Everyone loves birds. That is until they start tearing up your garden. If birds are ruining your crops, you might just be scratching your head, wondering what in the world you can do about it? What are the best ways of keeping birds out of your garden? Well, we might have a few solutions for you.
If birds keep getting into your garden and you’re looking for a solution that doesn’t involve harming them, you’ve come to the right place. We’ll discuss the 9 best home remedies for keeping birds out of your garden in the following sections. We’ll review exactly how each method works and give our recommendations for when we think they’re individually appropriate.
- 1 What Home Remedies Keep Birds Out of Your Garden?
- 2 Put Up Garden Netting to Keep Birds Out
- 3 Protect Smaller Plants With Garden Fleece
- 4 Try Using a Screech Owl to Scare Birds Away
- 5 Put Up Reflective Materials to Shield Your Garden From Birds
- 6 Use Mylar Balloons to Save Your Garden
- 7 Try Using Garden Balls to Ward off Birds
- 8 Use Adhesive Bird Scare Tape to Free Your Garden From Birds
- 9 Try Using Wind Chimes to Startle the Birds
- 10 Try Building Popsicle Stick Fences Around Certain Plants
- 11 Grow Plants That Attract Birds Away From Your Garden
- 12 Use Bird Feeders to Lead Them Away From Your Garden
- 13 Use Garlic Oil to Repel Birds From Your Garden
- 14 What is the Best Way to Keep Birds Out of a Garden?
What Home Remedies Keep Birds Out of Your Garden?
You can practically and humanely keep birds out of your garden with strategies like using special netting to block them out or putting up reflective material to scare them away. There are actually many other ways that you can try if one way isn’t working out for you.
Much of what you’ll need to do to keep your garden bird-free is trial and error. Different species of birds can vary in their reactions to certain deterrents. Also, your environment will play an important factor as well.
For instance, using the reflective object method will be far more successful in a place that gets a lot of sunlight. If you live in an area with a lot of smog or cloud coverage, it may not be optimal. Instead, in that instance, you might want to try something less dependent on bright light.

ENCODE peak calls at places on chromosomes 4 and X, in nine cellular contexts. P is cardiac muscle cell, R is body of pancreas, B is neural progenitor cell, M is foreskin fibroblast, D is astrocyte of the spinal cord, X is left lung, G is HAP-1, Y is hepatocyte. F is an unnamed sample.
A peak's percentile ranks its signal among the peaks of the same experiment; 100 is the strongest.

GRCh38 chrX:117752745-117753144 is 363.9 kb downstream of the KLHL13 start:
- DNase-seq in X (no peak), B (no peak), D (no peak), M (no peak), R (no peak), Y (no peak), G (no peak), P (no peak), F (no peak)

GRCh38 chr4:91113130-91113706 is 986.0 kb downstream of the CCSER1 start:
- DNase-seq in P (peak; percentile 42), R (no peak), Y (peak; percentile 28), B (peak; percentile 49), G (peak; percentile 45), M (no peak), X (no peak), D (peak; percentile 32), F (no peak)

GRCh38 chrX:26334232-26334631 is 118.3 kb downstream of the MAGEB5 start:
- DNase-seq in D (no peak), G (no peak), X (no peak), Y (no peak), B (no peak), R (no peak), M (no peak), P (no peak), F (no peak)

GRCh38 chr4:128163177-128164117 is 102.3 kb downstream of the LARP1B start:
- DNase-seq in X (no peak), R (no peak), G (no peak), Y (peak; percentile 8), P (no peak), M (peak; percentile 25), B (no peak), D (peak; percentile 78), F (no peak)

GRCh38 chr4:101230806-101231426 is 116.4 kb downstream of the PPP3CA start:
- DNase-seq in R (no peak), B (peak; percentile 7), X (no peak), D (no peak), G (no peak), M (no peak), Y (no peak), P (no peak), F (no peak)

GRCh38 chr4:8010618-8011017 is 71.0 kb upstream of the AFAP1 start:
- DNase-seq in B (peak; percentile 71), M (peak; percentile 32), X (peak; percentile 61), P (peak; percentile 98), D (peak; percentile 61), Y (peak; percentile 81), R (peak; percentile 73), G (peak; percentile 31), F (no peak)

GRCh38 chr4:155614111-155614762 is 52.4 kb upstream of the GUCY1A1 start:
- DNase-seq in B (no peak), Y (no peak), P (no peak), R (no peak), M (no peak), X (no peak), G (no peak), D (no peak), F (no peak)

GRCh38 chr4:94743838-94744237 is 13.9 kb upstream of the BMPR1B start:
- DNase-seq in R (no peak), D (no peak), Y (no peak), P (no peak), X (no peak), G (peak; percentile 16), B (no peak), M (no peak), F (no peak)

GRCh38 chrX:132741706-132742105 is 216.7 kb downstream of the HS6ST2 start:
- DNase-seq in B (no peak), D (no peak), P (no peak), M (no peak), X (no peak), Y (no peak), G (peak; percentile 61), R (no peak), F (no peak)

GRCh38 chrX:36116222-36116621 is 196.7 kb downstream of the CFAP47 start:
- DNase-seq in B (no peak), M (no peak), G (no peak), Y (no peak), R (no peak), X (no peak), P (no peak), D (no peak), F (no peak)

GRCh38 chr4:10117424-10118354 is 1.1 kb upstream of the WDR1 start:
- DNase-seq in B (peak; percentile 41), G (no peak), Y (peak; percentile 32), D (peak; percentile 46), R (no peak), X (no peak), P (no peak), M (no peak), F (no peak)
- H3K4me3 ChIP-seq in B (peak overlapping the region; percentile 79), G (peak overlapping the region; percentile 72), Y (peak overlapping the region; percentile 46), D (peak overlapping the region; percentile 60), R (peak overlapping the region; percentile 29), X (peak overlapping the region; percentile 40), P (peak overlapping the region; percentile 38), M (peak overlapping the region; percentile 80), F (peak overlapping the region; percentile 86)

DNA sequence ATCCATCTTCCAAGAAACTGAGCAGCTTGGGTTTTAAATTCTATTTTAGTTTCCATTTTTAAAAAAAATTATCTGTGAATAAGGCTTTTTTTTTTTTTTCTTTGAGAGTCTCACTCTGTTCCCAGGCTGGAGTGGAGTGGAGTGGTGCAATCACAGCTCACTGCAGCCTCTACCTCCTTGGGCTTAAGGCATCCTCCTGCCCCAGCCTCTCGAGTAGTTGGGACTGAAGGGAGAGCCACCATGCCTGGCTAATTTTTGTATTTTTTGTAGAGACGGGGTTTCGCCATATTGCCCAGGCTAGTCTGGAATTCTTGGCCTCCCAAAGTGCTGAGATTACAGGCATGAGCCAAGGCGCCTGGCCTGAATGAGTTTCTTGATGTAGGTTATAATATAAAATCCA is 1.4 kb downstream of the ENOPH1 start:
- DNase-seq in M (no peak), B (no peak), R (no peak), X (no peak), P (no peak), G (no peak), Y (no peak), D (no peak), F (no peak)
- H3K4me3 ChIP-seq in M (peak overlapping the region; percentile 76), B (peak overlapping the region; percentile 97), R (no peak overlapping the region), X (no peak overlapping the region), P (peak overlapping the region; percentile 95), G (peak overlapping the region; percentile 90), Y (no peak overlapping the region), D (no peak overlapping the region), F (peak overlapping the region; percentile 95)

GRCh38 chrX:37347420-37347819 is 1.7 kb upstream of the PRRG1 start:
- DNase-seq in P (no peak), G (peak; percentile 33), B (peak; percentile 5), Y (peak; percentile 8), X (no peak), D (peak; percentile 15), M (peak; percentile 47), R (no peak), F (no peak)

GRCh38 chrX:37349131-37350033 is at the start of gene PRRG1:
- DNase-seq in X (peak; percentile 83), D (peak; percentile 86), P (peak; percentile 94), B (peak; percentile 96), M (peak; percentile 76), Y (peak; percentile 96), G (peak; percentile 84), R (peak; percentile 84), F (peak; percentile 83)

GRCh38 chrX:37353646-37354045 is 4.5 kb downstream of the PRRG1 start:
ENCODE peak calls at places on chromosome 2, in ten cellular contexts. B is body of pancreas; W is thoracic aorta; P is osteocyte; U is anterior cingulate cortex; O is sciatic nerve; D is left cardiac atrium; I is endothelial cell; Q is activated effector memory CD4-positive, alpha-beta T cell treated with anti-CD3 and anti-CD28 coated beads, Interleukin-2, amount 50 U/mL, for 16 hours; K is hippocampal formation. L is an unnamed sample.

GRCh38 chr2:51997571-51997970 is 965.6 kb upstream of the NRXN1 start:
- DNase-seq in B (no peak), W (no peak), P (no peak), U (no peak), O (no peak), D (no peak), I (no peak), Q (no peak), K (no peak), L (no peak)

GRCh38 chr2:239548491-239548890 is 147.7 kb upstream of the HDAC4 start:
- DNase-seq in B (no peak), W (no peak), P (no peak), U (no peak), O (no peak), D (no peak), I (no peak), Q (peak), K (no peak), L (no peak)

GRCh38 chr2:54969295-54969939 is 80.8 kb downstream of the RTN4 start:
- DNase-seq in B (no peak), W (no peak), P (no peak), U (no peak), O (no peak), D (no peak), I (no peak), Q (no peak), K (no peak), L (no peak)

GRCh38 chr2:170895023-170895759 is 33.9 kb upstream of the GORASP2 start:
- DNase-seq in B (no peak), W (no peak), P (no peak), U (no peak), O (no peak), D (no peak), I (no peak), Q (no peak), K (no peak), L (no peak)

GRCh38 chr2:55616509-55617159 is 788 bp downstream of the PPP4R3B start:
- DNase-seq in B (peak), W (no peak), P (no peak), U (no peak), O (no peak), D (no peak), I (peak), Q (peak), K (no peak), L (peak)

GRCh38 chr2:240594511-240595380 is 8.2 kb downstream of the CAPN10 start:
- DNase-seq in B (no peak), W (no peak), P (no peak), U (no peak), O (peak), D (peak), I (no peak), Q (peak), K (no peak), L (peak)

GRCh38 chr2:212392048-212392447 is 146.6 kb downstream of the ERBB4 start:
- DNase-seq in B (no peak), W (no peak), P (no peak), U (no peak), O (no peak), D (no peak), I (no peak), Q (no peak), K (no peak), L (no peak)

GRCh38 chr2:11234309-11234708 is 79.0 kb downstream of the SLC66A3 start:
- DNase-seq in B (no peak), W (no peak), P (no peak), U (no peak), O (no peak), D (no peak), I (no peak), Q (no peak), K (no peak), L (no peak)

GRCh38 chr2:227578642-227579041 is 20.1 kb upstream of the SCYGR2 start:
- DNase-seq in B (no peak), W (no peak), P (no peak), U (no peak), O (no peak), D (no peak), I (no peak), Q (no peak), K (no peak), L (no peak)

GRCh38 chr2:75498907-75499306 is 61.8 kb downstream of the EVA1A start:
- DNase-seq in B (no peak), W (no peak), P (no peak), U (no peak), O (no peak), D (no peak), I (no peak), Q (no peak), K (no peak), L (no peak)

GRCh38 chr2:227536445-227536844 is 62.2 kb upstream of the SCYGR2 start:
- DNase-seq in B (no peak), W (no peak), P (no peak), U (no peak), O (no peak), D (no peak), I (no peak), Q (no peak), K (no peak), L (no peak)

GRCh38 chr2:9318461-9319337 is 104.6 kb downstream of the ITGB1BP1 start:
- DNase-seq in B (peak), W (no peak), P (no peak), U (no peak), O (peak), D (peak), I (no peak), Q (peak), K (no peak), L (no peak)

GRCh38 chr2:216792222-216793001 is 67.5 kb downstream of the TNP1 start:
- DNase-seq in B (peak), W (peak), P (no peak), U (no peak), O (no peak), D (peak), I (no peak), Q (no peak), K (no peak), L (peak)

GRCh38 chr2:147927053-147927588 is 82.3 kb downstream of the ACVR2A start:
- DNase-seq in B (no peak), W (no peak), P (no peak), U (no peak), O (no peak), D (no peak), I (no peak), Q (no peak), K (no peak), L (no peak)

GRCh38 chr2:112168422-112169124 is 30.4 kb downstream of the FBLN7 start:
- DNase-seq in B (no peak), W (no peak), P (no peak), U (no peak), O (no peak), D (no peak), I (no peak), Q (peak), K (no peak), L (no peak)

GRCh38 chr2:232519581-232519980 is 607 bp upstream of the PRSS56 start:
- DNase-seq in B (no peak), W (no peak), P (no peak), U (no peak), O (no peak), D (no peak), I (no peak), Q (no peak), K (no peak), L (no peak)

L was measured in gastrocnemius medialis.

The following 12 ways to keep birds out of your garden will aid you in your trial and error process.
Put Up Garden Netting to Keep Birds Out
Garden netting is one of the most common tools used to protect gardens from birds. Generally, these nets have holes with a small diameter to prevent birds from reaching them but big enough that insects like bees can still pollinate.
When you put up your garden netting, you must build a frame to make sure the netting doesn’t interfere with the growth of the leaves. It’s not particularly important what the material is made from as long as it holds the net away. Some have even suggested simply using spare branches you find lying around. Alternatively, you could use PVC pipes as well.
Garden netting is perhaps the most recommended tool there is when it comes to keeping birds away. It’s not a coincidence that it’s also one of the most effective. This makes for a great starting point in your trial and error process.
Protecting Seedlings and Smaller Plants Before Netting
When your plants are still seedlings or small enough, it’s not a bad idea to use chicken wire to protect them for a while until they get a little larger. You can place the chicken wire over them when they’re still seedlings and then slowly elevate it over time.
When they’re a little bit larger, you can use a cone of netting or screen to protect them for a while. Just remember eventually you’ll want to switch to standard garden netting so that your plants can have the space to grow and can still be accessible to insects like bees or butterflies.
Protect Smaller Plants With Garden Fleece
Many gardeners like to use garden fleece during the cold season to protect their smaller crops from falling prey to frost. Still, garden fleece can work to protect your smaller plants from birds all year round.
You don’t necessarily have to build a frame the way you do with garden netting with the fleece. Instead, you can lay the fleece overtop crops you want to protect and then use anything heavy to weigh it there.
Try Using a Screech Owl to Scare Birds Away
No, this isn’t the actual living eastern screech owl, but rather a decoy screech owl that emits a sound to scare away approaching birds. Usually, the sound of a screech owl is meant to replicate the same sound as a given predator, such as a hawk.
The effectiveness of screech owls is often said to be done at an ultrasonic frequency so humans can see it. Still, enthusiasts claim that one of these decoys will ensure that most birds stay away from your garden without you having to hear a thing.
Controversy Over the Utility of Screech Owls